Norway extends Hurtigruten’s limited coastal service until June 2021


Kong Herald is one of the Hurtigruten ships on the Coastal Route (Hurtigruten)

Posted on March 26, 2021 18:57 PM by

The maritime executive

In the face of ongoing travel restrictions linked to the COVID virus and the anticipated launch of a competing service on the Norwegian coast, Hurtigruten and the Norwegian government have announced a short-term agreement to maintain current coastal travel. According to the Ministry of Transport and Communications, maintaining the service is essential for trade and transport of goods along the coast.

The ministry, which is contracting out the service, agreed with Hurtigruten last fall to reduce the number of ships sailing along the coastal route and in particular to the northern ports between Bodo and Kirkenes. Service has been reduced to every other day or even less frequently at times in part due to the dramatic drop in passenger numbers. Freight service, however, remained essential to supplying many isolated coastal communities.

As part of the new deal, the government contracts with Hurtigruten to operate five vessels navigating the coastal route by the end of June 2020. The ships will sail the full route from Bergen to Kirkenes in the north. With the five ships now in service, the ministry said it offers residents a level of predictability. Most ports will continue to receive a ship every two days.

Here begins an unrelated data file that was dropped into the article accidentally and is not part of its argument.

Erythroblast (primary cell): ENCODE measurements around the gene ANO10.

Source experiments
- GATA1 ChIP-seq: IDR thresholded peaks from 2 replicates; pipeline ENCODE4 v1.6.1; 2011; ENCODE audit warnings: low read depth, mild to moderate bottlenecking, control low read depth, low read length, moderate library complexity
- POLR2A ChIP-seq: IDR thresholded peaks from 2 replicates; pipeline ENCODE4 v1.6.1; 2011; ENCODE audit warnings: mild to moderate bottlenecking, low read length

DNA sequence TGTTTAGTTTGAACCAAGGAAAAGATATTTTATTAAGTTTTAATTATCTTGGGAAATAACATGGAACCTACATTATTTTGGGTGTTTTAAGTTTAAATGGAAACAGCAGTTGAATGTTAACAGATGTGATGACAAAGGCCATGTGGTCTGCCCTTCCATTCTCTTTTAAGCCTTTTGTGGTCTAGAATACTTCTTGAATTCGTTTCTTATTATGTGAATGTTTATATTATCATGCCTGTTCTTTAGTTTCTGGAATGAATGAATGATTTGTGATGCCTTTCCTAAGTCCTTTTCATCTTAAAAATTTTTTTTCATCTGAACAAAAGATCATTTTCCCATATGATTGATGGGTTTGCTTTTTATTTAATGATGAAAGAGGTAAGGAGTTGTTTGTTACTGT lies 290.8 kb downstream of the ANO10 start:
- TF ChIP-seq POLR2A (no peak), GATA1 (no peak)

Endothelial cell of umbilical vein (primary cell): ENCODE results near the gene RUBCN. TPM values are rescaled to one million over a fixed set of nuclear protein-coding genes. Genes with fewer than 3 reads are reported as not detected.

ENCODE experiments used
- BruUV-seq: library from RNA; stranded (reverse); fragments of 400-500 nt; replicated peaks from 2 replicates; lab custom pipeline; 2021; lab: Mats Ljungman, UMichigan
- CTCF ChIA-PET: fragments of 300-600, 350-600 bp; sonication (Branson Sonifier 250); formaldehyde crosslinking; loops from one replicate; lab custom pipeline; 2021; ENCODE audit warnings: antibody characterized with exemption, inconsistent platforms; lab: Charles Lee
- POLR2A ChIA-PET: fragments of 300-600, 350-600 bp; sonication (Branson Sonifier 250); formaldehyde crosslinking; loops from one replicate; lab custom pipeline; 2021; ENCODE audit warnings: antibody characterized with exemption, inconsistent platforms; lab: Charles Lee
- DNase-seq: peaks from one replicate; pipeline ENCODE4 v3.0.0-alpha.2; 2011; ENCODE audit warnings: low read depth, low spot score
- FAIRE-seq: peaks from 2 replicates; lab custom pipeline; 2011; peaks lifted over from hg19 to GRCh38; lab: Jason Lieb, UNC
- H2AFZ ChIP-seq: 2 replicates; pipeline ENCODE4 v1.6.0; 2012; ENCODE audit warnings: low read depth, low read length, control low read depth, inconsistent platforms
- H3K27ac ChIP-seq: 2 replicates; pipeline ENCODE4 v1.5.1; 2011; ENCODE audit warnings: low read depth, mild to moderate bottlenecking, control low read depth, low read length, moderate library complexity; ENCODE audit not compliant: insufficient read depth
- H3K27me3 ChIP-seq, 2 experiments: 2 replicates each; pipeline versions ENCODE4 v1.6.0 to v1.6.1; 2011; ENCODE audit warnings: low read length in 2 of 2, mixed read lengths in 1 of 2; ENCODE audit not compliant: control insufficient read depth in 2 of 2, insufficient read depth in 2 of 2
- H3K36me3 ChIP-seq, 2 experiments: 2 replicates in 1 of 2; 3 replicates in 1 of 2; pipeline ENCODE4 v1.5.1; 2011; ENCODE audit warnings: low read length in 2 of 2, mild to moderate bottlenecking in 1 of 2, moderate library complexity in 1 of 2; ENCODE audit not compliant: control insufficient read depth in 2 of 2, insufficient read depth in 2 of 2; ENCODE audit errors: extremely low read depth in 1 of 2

The goal, however, was to add at least four more ships to the coastal route for the summer season. Hurtigruten has a second additional agreement with the government for the expanded service which will be reinstated if travel restrictions are relaxed. Hurtigruten hopes that with the increasing distribution of the vaccine, more vacationers will be able to travel this summer.

“We are looking forward to getting fully operational. We know that the whole coast and tourism in Norway need it, ”said Hedda Felin, CEO of Hurtigruten Norway. “But as it stands, the most important thing for us has been to extend the deal and the predictability that lies within it. This is important for freight customers, local passengers and several hundred seafarers. ”

Hurtigruten is evolving as a company that decided in 2020 to split into two divisions. One operation will focus on the expedition cruise business, which will be expanded with the reconditioning of coastal service vessels as well as newly built expedition cruise ships. Hurtigruten Norway will continue to operate the historic coastal service.

From July, a second company also plans to introduce the coastal service in direct competition with Hurtigruten. In 2017, the Norwegian government chose to split the tender for the coastal road in order to create competition on the road. Hurtigruten continued in service while the newly formed Havila Kystruten AS also won a contract to build new ships for the route.

Havilah has been plagued with delays in the construction of the ships. The company recently set July 6 as the date for the maiden voyage of the first of its two vessels operating along the coastal route. A second sister ship is due to enter service shortly thereafter, while the contract provides for a total of four ships making the voyages.

Hurtigruten’s contract requires it to operate a reduced fleet of seven ships on the coast. The plan calls for re-establishing daily stopovers in each of the coastal towns when both companies operate and travel restrictions have been reduced.


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